New & Emergent ICTs and Climate Change in Developing Countries

Author and Institution: 
Stan Karanasios, University of Leeds

Climate change impacts both the biophysical environment and human activity, and imposes a range of new challenges for research, technology development, and knowledge and information exchange. Over the last decade advances in ICT have emerged as a critical ingredient in the development process and can equally play a role in the climate change challenge. Based on a comprehensive review of the extant literature this paper outlines the range of new and emergent ICTs (e.g. wireless broadband and wireless sensor networks, geographic information systems and Web­based tools) being applied to climate change issues and investigates their use in developing countries. It also discusses innovative uses of established technologies such as mobile phones, but the main contribution will be to give those working on climate change an understanding of the technologies that will increasingly be used in their field: not just the identity of the technologies but their potential benefits and application areas.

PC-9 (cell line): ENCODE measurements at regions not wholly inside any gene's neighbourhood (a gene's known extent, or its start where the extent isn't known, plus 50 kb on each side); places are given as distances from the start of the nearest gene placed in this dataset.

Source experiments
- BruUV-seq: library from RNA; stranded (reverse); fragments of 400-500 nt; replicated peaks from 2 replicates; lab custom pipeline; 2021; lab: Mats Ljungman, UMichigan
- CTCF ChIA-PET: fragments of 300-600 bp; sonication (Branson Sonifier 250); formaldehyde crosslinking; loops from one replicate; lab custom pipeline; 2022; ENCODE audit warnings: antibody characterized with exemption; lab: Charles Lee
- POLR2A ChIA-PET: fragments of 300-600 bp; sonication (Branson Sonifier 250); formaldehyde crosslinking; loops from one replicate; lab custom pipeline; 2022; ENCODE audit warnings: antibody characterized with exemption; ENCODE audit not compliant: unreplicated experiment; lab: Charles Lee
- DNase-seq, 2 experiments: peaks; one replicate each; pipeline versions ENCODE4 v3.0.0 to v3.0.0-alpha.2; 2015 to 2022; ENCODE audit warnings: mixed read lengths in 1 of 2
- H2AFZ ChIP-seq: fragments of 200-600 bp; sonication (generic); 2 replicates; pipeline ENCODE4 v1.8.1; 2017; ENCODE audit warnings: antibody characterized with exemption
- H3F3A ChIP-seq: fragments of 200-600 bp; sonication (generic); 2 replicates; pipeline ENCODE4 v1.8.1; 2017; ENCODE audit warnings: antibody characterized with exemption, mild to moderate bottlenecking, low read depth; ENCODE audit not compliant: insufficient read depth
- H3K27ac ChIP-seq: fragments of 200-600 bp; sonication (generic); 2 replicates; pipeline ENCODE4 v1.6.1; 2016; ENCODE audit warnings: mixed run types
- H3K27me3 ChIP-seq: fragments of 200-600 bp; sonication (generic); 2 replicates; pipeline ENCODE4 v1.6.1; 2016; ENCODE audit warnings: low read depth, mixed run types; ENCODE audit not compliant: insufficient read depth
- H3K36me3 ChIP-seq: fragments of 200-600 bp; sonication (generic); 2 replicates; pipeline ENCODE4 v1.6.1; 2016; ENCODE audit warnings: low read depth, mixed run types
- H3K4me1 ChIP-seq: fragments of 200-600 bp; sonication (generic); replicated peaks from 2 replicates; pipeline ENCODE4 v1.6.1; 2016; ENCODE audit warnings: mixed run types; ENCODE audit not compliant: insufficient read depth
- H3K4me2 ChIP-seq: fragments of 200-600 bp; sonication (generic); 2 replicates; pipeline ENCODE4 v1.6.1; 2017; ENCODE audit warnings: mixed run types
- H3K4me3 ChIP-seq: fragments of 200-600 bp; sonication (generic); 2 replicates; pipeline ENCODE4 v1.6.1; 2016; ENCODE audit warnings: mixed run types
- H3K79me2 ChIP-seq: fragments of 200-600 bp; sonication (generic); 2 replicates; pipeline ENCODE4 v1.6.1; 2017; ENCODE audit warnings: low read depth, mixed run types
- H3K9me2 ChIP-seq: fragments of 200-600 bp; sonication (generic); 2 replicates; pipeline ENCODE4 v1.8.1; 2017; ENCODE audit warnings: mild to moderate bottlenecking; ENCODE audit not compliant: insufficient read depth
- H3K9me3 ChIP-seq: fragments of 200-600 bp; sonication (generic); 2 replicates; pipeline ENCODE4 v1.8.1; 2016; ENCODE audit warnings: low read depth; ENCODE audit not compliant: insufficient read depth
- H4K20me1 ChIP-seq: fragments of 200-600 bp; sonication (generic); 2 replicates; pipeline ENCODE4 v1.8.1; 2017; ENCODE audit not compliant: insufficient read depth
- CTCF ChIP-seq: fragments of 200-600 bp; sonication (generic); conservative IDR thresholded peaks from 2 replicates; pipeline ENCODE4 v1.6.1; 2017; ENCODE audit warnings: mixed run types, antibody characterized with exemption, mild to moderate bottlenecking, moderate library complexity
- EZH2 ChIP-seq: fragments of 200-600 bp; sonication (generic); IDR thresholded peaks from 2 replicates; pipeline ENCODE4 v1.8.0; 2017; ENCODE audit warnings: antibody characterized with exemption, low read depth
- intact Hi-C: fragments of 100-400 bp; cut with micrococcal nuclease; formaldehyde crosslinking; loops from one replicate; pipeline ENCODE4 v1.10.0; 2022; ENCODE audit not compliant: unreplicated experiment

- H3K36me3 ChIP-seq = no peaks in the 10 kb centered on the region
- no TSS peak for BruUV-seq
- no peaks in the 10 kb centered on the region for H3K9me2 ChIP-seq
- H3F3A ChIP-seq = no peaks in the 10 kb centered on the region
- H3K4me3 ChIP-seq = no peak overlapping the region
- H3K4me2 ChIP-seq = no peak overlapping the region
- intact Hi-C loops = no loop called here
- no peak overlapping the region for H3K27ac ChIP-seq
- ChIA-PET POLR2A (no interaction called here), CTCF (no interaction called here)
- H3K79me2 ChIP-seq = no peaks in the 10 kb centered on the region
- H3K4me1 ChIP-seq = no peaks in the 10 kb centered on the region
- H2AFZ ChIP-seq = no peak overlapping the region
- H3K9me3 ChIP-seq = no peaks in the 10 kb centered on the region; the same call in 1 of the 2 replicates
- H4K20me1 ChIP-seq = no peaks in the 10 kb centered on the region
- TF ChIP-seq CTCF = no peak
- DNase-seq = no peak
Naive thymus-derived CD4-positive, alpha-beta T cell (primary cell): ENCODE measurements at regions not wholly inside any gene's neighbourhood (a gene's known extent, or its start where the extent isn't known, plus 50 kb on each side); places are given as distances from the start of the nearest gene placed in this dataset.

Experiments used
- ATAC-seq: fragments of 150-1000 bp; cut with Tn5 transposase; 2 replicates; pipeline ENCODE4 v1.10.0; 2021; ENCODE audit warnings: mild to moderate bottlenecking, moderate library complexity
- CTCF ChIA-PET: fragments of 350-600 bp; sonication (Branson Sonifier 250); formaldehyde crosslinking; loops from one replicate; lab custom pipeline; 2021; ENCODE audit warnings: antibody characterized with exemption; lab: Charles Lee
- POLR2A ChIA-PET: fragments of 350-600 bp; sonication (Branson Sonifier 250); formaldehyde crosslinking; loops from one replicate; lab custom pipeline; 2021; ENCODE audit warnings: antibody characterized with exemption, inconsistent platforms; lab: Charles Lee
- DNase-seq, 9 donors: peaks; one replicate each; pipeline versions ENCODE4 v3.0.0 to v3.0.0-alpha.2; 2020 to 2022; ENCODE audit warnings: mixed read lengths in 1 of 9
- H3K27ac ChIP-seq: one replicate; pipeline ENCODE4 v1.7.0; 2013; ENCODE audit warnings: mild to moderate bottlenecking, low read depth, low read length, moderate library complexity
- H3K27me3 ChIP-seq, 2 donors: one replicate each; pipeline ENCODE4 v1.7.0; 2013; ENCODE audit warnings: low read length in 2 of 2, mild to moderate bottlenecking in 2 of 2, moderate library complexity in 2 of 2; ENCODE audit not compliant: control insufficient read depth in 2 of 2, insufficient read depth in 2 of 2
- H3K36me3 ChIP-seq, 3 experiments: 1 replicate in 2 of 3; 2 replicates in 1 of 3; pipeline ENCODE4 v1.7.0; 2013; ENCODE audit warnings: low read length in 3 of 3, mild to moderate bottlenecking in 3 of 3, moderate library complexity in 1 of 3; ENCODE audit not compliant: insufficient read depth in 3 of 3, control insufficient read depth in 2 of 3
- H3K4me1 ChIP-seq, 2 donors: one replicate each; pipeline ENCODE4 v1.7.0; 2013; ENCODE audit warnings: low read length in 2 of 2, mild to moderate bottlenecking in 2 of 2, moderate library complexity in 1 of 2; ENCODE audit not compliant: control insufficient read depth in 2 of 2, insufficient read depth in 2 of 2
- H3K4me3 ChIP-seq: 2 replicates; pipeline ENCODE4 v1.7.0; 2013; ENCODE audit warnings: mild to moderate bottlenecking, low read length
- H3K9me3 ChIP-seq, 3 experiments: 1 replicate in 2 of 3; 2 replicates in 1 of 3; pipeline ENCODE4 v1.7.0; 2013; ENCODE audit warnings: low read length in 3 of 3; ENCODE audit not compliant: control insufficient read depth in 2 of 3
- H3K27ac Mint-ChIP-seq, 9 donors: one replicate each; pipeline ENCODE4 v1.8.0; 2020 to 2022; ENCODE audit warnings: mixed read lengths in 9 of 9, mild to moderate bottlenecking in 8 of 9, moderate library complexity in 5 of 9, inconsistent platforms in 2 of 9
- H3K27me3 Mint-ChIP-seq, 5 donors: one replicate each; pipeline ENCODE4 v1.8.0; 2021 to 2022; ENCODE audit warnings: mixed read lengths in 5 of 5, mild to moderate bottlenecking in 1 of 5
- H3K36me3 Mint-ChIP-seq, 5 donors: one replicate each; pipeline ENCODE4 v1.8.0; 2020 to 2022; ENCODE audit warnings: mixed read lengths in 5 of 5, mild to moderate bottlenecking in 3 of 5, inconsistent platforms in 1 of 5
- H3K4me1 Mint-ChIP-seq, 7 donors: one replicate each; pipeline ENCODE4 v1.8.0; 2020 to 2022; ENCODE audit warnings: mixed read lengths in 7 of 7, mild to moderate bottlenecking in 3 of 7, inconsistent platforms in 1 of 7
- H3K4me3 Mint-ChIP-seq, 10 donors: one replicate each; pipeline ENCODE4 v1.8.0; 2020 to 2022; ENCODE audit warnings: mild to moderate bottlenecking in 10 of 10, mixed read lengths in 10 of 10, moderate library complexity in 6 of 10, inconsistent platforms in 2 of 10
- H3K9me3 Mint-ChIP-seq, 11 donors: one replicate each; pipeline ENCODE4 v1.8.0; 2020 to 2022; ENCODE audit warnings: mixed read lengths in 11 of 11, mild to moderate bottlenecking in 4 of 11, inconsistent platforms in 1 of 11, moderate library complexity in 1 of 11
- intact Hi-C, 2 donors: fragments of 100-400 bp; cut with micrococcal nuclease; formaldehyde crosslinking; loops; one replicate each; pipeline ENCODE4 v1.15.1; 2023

The paper discusses three major application areas: (1) monitoring of climate change and the environment, (2) disaster management, and (3) climate change adaptation. A range of examples of the use of new and emergent ICTs in these areas in developing countries is described in order to demonstrate their utility and importance in assisting vulnerable communities to meet the climate change challenge. The review shows these technologies are predominately being deployed for disaster management and for localised monitoring activities. The technologies are not yet being employed much for adaptation purposes. A series of recommendations for researchers, NGOs and governments is provided in order to facilitate the widespread and effective application of new ICTs for climate change in developing countries.